‘Year of Skalkottas’ to run 2004-2005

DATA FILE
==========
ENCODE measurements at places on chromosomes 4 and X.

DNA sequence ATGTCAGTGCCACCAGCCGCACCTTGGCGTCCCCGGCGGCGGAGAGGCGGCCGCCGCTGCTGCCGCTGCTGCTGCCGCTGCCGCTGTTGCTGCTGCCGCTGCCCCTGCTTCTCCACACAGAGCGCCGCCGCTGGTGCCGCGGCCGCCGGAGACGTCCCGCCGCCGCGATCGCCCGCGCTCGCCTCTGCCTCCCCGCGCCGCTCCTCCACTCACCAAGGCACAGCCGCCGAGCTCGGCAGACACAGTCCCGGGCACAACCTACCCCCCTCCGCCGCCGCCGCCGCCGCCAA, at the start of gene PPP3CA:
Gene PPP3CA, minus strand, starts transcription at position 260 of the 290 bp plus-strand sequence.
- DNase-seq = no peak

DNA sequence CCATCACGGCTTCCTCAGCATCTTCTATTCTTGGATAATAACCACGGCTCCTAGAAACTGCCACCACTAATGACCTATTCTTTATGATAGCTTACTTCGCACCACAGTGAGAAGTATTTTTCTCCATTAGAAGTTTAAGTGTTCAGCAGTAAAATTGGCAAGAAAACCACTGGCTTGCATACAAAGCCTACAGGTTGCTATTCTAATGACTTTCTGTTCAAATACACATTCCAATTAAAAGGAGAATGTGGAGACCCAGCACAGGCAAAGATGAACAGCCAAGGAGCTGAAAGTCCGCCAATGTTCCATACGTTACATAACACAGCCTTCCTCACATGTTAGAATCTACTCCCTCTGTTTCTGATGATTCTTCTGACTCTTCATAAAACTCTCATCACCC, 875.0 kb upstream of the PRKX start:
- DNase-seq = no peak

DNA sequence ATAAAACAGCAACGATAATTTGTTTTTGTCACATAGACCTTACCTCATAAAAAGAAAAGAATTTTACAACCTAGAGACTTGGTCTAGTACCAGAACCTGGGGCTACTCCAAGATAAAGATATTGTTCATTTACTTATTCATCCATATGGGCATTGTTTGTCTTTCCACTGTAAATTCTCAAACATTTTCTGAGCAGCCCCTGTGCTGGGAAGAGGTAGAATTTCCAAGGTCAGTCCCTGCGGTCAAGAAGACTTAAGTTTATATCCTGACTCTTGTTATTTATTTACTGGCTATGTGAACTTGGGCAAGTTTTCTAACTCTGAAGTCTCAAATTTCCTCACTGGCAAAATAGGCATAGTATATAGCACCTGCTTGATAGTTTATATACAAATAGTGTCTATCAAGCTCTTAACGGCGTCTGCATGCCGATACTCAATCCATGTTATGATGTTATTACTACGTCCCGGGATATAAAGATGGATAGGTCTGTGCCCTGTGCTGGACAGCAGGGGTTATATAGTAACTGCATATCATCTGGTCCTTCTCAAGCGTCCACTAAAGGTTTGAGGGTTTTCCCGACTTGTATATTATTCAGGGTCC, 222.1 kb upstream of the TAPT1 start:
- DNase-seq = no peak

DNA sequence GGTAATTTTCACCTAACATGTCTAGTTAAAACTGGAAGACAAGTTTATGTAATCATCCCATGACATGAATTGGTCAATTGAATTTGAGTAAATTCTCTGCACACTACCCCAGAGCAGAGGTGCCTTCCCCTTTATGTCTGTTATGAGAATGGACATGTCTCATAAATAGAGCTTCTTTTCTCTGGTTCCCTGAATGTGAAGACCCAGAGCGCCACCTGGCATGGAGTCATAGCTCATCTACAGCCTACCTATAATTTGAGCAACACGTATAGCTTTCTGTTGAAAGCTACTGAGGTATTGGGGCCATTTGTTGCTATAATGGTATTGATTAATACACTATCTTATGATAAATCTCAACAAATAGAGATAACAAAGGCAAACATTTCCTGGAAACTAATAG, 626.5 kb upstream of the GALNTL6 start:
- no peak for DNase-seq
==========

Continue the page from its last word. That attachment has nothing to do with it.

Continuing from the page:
Many people consider Nikos Skalkottas to be the greatest Greek composer of the 20th century, and he is regarded as one of the most important contemporary composers internationally. Despite that, neither the Ministry of Culture nor any other relevant institution has made any moves to fund any celebrations for the 100th anniversary of the composer’s birth in 1904. Fortunately, the Benaki Museum took the initiative and decided to organize a «Year of Skalkottas.» The tribute will include performances of his musical compositions and ballets, a large exhibition about his life and work and a special edition featuring articles by Skalkottas experts. The Benaki Museum made the decision following a suggestion by composer Haris Vrontos, who has now undertaken the responsibility of organizing the tribute. Organizers are also hoping to secure Germany and Sweden’s participation: Germany because that is where Skalkottas resided between 1921 and 1933, got married and had a daughter, before returning to Athens. He died in Athens in 1949, at the age of 45, leaving behind two sons from his second marriage. His first wife had already moved to Sweden, where their daughter Artemis and her own three daughters, all of them musicians, still live today. The BIS record company, which releases Skalkottas’s works, is also based in Sweden. Talks with both the German and Swedish embassies and with the Goethe Institute have already started, concerning their countries’ participation in the Year of Skalkottas. The Athens Concert Hall has agreed to provide its halls and the Camerata Orchestra for the performances, while the newly founded music ensembles of Athens Municipality also agreed to participate after productive meetings with Athens Concert Hall artistic director and conductor Nikos Tsouchlos and Athens Deputy Mayor in charge of culture Panos Loukakos. Vrontos announced that both Tsouchlos and Loukakos have warmly embraced the effort. Events will start toward the end of 2004, after the buzz of the elections and the Olympic Games has died down, and will run well into 2005. Apart from the concerts, the plan is to include Skalkottas’s ballets «The Sea,» «Death and the Maiden,» and a smaller one, if talks with the National Opera go through. The special edition on Skalkottas is due to be published toward the end of 2004. The first part will consist of articles by both Greek and foreign experts, including Costas Demertzis, Andreas Rikakis, Giorgos Zervos, Evangelia Matzourani, Vyron Fidetzis, John Thornley, Nikos Christodoulou and others. The exhibition on the composer’s life and work will be on display at the New Wing of the Benaki Museum and might also travel abroad. It will include personal items, his music scores and even paintings and other cultural documents of his era. Organizers are also hoping to run other events parallel to the tribute and to obtain funding for the sculpting of Skalkottas’s bust. «I hope people will be willing to participate,» said Vrontos. «Otherwise it makes no sense that the National Orchestra of Athens should celebrate 100 years since the birth of Armenian composer Aram Khachaturian but forget about Skalkottas, who was a member of the orchestra for 16 years until his death.»